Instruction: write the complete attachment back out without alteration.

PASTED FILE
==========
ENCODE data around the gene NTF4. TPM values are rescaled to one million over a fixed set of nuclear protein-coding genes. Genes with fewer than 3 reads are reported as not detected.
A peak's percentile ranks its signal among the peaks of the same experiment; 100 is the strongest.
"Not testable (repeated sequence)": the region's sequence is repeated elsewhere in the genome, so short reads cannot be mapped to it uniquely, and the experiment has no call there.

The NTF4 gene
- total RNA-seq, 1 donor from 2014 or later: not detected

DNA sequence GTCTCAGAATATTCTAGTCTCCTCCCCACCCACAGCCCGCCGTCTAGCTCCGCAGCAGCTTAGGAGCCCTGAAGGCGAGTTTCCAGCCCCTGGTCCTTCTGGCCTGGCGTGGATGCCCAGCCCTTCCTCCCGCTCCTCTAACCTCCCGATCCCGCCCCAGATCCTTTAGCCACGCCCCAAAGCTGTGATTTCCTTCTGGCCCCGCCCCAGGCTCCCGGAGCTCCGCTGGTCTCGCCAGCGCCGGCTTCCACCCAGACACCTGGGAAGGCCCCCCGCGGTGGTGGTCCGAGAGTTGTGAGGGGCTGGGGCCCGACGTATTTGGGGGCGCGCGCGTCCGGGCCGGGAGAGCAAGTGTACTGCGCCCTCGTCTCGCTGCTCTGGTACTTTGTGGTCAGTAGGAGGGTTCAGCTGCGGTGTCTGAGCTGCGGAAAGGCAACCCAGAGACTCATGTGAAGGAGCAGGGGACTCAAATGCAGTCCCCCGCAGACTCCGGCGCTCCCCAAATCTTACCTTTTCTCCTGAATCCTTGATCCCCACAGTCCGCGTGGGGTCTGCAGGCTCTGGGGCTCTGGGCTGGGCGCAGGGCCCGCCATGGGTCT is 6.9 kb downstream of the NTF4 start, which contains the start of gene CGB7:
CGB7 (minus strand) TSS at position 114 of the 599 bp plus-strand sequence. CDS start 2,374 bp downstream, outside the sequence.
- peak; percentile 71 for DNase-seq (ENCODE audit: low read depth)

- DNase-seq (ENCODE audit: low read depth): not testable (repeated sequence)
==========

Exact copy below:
ENCODE data around the gene NTF4. TPM values are rescaled to one million over a fixed set of nuclear protein-coding genes. Genes with fewer than 3 reads are reported as not detected.
A peak's percentile ranks its signal among the peaks of the same experiment; 100 is the strongest.
"Not testable (repeated sequence)": the region's sequence is repeated elsewhere in the genome, so short reads cannot be mapped to it uniquely, and the experiment has no call there.

The NTF4 gene
- total RNA-seq, 1 donor from 2014 or later: not detected

DNA sequence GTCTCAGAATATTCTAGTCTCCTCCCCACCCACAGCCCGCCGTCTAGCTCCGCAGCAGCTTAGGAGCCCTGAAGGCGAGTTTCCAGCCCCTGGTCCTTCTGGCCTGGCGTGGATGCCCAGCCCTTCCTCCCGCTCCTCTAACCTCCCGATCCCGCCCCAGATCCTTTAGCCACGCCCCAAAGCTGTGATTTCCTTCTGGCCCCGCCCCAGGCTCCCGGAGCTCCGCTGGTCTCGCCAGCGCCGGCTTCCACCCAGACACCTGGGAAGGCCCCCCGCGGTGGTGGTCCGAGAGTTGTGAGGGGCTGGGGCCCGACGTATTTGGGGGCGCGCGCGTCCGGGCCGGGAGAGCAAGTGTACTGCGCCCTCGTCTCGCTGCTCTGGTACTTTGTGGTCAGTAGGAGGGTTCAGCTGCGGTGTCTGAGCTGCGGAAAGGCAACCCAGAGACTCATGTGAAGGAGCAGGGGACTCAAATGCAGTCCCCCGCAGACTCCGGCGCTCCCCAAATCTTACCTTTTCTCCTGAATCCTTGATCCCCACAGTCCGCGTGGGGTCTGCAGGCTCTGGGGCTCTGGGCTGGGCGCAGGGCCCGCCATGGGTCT is 6.9 kb downstream of the NTF4 start, which contains the start of gene CGB7:
CGB7 (minus strand) TSS at position 114 of the 599 bp plus-strand sequence. CDS start 2,374 bp downstream, outside the sequence.
- peak; percentile 71 for DNase-seq (ENCODE audit: low read depth)

- DNase-seq (ENCODE audit: low read depth): not testable (repeated sequence)